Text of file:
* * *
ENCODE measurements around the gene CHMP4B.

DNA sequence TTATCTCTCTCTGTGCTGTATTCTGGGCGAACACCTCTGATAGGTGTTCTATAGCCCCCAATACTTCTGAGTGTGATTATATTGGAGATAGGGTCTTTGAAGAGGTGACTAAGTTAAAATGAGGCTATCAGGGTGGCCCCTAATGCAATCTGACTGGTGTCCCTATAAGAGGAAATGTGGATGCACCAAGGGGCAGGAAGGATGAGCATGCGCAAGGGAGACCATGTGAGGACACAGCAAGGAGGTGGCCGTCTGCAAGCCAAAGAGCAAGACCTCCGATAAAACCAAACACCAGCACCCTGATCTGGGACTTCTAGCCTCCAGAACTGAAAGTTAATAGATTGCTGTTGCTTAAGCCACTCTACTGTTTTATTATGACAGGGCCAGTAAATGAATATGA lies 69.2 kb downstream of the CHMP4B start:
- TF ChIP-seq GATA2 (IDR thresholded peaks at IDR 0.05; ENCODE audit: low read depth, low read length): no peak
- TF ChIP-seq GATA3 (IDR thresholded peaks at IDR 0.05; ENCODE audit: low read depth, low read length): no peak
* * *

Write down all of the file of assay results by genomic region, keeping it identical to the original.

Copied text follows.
ENCODE measurements around the gene CHMP4B.

DNA sequence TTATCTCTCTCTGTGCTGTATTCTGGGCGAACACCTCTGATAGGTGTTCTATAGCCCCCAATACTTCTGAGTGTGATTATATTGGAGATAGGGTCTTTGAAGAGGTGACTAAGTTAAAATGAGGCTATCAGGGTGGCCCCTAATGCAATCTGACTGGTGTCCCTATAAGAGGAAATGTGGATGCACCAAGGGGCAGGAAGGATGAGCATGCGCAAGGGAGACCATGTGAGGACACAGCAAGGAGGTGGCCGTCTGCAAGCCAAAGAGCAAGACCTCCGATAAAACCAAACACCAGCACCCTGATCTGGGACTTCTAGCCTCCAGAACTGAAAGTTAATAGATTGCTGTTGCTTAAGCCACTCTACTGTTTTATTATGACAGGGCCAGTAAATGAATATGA lies 69.2 kb downstream of the CHMP4B start:
- TF ChIP-seq GATA2 (IDR thresholded peaks at IDR 0.05; ENCODE audit: low read depth, low read length): no peak
- TF ChIP-seq GATA3 (IDR thresholded peaks at IDR 0.05; ENCODE audit: low read depth, low read length): no peak